“Yes, I see,” said Sister Fenella. “That all makes sense. I think I really ought to tell Sister Benedicta, at least. She’ll know what to do.”
“I should think that if they were serious, they’d come and ask here. I mean, we see a lot in the Trout, but the real people to ask would be here, wouldn’t they?”
“Unless they didn’t want us to know,” said Sister Fenella.
“But they asked if I ever spoke to you, and I said I did, quite a lot, being as how I work for you. So they’d expect me to say something, and they didn’t ask me not to.”
“That’s a good point,” said Sister Fenella, and she dropped the last scraped potato into the big saucepan. “It does sound curious, though. Perhaps they’ll write to the Lady Prioress rather than call in person. I wonder if it’s really sanctuary they’re asking about.”
“Sanctuary?” Malcolm liked the sound of the word, and he could see how to spell it already, in his imagination. “What’s that?”
“Well, if somebody broke the law and was being hunted by the authorities, they could go into an oratory and claim sanctuary. That means that they’d be safe from arrest as long as they stayed there.”
“But that baby couldn’t have broken the law. Not yet anyway.”
“No. But it was for refugees too. People who were in danger through no fault of their own. No one could arrest them if they were in sanctuary. Some of the colleges used to be able to give sanctuary to scholars. I don’t know if they still do.”
“It wouldn’t be a scholar either—the baby, I mean. D’you want me to do all these sprouts?”
“All but two stalks. We’ll keep them for tomorrow.”
Sister Fenella gathered up the discarded sprout leaves and cut the stalks in half a dozen pieces and put them in a bin for stock.
“What are you going to do today, Malcolm?” she said.
“I’m going to take my canoe out. The river’s a bit high, so I’ll prob’ly have to be careful, but I want to clean it out and make it shipshape.”
“Are you planning any long voyages?”
“Well, I’d like to. But I can’t leave Mum and Dad, because they need my help.”
“They’d be anxious about you too.”
“I’d send letters.”
“Where would you go?”
“Down the river all the way to London. Maybe as far as the sea. I don’t suppose my boat’d be very good at a sea voyage, though. She might overturn in a big wave. I might have to tie her up and go on in a different boat. I will one day.”
“Will you send us a postcard?”
“Course I will. Or you could come with me.”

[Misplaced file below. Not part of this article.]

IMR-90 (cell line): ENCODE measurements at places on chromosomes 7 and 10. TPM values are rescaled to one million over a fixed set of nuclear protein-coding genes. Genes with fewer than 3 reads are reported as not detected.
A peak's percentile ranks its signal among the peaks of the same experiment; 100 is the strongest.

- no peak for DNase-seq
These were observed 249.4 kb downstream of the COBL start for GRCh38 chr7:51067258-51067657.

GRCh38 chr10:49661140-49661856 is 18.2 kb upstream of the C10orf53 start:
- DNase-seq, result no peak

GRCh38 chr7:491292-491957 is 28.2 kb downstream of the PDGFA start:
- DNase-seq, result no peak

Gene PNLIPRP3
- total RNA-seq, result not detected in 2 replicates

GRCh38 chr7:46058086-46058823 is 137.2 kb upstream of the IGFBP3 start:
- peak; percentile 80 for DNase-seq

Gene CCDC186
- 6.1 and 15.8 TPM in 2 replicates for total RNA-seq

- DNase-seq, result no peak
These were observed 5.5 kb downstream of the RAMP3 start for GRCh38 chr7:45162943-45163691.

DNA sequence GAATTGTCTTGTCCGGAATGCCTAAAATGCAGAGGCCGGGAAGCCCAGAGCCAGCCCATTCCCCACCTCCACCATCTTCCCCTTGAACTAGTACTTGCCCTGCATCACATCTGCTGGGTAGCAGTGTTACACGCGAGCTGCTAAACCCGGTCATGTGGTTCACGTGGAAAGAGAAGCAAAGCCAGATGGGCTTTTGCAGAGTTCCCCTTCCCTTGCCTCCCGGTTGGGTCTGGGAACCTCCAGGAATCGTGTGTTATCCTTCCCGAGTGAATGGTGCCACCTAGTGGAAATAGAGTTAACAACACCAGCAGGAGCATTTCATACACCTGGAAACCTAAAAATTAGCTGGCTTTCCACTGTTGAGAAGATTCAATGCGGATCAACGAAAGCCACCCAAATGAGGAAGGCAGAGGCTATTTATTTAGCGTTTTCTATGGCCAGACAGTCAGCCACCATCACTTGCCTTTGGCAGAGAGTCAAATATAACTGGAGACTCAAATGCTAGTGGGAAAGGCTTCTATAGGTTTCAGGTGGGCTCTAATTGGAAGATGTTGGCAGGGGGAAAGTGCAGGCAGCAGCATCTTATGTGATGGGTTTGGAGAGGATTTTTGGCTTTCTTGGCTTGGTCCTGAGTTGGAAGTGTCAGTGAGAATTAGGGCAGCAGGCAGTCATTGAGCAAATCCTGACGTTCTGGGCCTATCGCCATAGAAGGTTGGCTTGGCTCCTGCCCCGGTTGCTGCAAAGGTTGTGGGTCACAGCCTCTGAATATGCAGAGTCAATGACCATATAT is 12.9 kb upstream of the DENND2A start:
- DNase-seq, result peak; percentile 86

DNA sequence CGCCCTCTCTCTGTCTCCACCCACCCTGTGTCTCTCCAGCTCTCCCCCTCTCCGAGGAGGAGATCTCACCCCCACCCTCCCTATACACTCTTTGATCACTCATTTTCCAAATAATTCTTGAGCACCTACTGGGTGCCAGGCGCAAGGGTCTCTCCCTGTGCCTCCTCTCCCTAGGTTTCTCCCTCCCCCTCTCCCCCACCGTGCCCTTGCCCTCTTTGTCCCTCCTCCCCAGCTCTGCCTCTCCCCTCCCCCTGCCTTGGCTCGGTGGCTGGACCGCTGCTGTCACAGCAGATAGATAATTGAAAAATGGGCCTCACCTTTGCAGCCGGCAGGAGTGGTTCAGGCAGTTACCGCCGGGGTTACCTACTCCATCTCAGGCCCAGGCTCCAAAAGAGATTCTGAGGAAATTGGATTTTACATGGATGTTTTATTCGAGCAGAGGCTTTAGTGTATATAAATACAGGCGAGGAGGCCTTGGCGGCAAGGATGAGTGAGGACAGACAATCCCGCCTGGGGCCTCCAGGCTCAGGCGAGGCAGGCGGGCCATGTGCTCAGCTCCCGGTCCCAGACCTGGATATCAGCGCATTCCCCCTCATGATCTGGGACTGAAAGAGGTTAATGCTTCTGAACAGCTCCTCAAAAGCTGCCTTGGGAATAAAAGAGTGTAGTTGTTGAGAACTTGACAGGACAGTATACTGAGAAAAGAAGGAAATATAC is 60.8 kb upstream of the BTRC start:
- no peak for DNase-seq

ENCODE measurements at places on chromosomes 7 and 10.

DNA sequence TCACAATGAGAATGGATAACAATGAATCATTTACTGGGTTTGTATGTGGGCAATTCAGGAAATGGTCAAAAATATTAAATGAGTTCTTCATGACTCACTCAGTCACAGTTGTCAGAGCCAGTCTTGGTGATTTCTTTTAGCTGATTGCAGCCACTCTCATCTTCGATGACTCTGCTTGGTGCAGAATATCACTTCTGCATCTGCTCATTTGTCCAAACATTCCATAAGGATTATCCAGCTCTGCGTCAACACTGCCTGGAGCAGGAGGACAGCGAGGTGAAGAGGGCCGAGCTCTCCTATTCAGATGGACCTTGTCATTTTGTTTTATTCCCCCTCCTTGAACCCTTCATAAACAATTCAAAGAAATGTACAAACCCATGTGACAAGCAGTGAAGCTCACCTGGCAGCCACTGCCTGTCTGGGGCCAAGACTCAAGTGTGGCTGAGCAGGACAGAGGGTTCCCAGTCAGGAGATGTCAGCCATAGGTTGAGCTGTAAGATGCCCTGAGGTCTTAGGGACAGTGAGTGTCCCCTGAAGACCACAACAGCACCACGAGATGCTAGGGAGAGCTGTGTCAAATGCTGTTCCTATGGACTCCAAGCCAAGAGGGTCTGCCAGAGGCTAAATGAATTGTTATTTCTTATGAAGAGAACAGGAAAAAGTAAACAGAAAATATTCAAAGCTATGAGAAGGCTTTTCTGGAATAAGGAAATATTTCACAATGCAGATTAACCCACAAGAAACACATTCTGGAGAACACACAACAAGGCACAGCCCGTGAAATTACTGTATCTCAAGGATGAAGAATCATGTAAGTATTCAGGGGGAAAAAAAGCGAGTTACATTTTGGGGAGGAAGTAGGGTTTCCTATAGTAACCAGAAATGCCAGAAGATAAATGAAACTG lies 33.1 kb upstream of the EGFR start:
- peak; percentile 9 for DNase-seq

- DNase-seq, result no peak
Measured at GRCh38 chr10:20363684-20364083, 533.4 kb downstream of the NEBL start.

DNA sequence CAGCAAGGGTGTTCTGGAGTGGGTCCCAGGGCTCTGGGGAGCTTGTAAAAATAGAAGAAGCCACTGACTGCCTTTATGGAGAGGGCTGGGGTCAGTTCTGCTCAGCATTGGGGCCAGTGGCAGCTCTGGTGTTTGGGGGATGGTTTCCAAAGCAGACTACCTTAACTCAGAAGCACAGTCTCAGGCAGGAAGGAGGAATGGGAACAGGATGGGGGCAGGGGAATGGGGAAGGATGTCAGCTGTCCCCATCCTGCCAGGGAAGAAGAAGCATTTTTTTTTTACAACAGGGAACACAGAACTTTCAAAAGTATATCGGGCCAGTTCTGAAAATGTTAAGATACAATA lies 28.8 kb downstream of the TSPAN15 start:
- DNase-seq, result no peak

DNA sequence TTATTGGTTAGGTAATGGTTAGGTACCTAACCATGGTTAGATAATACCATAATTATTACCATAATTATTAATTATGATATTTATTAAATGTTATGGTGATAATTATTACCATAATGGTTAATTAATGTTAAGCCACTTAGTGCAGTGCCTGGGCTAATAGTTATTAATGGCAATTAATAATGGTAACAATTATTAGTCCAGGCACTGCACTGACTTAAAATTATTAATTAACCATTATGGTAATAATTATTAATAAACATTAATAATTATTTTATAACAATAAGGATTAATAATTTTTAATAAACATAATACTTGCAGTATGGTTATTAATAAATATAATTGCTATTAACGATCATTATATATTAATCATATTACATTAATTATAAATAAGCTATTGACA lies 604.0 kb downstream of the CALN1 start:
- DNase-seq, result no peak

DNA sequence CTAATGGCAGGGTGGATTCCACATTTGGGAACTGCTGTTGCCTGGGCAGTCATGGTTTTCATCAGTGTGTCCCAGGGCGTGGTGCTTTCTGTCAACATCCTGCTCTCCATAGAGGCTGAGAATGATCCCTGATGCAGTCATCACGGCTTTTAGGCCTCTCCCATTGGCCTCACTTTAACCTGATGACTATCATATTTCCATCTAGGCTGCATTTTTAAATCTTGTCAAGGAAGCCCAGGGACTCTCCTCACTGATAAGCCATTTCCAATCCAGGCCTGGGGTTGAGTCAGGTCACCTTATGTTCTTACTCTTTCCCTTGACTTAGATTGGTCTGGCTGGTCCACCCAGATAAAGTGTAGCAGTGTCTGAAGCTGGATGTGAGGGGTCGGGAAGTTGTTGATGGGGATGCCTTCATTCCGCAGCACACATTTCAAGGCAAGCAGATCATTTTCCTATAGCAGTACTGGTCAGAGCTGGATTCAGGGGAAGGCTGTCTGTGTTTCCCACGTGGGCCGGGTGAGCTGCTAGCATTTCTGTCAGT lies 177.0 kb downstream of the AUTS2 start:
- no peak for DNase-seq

“Who’d cook for the sisters, then?”
“They could have picnics. Or eat at the Trout.”
She laughed and clapped her hands. In the weak light that came through the dusty windows, Malcolm saw how chapped and cracked the skin of her fingers was, how red and raw. Every time she puts them in hot water it must hurt, he thought, but he had never heard her complaining.
That afternoon, Malcolm went to the lean-to beside the house and hauled the tarpaulin off his canoe. He inspected it from stem to stern, scraping off the green slime that had accumulated during the winter, examining every inch. Norman the peacock came along to see if there was anything to eat, and shook his feathers with a rattle of displeasure when he found there wasn’t.
All the timbers of La Belle Sauvage were sound, though the paint was beginning to peel, and Malcolm thought he might scrape off the old name and go over it again, better. It was in green, but red would stand out more clearly. Maybe he could do a few odd jobs for the boatyard at Medley in exchange for a small tin of red paint. He pulled the canoe down the sloping lawn to the river’s edge and half thought of going down the river right then and bargaining, but put that aside for another day and instead paddled upstream a little way before turning right into Duke’s Cut, one of the streams that connected the river and the Oxford Canal.
He was in luck: there was a narrowboat about to enter the lock, so he slipped in beside it. Sometimes he’d had to wait for an hour, trying to persuade Mr. Parsons to operate the lock just for him, but the lockkeeper was a stickler for the regulations, as well as for not doing more work than was necessary. He didn’t mind Malcolm having a ride up or down if there was another boat going through, though.
“Where you off to, Malcolm?” he called down as the water gushed out at the far end and the level sank.
“Going fishing,” Malcolm called back.